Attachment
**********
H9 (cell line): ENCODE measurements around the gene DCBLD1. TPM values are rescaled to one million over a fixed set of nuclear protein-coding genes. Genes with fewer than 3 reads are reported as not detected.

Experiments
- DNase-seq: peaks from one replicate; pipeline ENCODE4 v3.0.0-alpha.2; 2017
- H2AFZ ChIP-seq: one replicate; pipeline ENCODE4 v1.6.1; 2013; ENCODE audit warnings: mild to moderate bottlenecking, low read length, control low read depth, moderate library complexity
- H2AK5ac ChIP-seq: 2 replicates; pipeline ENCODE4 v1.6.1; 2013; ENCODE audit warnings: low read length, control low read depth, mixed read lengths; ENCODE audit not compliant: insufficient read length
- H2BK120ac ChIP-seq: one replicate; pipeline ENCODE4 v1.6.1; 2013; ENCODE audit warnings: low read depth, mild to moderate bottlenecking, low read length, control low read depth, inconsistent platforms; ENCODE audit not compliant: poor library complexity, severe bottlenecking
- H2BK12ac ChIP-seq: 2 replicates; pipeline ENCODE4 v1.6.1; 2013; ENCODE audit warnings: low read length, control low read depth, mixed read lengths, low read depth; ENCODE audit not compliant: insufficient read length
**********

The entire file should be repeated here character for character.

H9 (cell line): ENCODE measurements around the gene DCBLD1. TPM values are rescaled to one million over a fixed set of nuclear protein-coding genes. Genes with fewer than 3 reads are reported as not detected.

Experiments
- DNase-seq: peaks from one replicate; pipeline ENCODE4 v3.0.0-alpha.2; 2017
- H2AFZ ChIP-seq: one replicate; pipeline ENCODE4 v1.6.1; 2013; ENCODE audit warnings: mild to moderate bottlenecking, low read length, control low read depth, moderate library complexity
- H2AK5ac ChIP-seq: 2 replicates; pipeline ENCODE4 v1.6.1; 2013; ENCODE audit warnings: low read length, control low read depth, mixed read lengths; ENCODE audit not compliant: insufficient read length
- H2BK120ac ChIP-seq: one replicate; pipeline ENCODE4 v1.6.1; 2013; ENCODE audit warnings: low read depth, mild to moderate bottlenecking, low read length, control low read depth, inconsistent platforms; ENCODE audit not compliant: poor library complexity, severe bottlenecking
- H2BK12ac ChIP-seq: 2 replicates; pipeline ENCODE4 v1.6.1; 2013; ENCODE audit warnings: low read length, control low read depth, mixed read lengths, low read depth; ENCODE audit not compliant: insufficient read length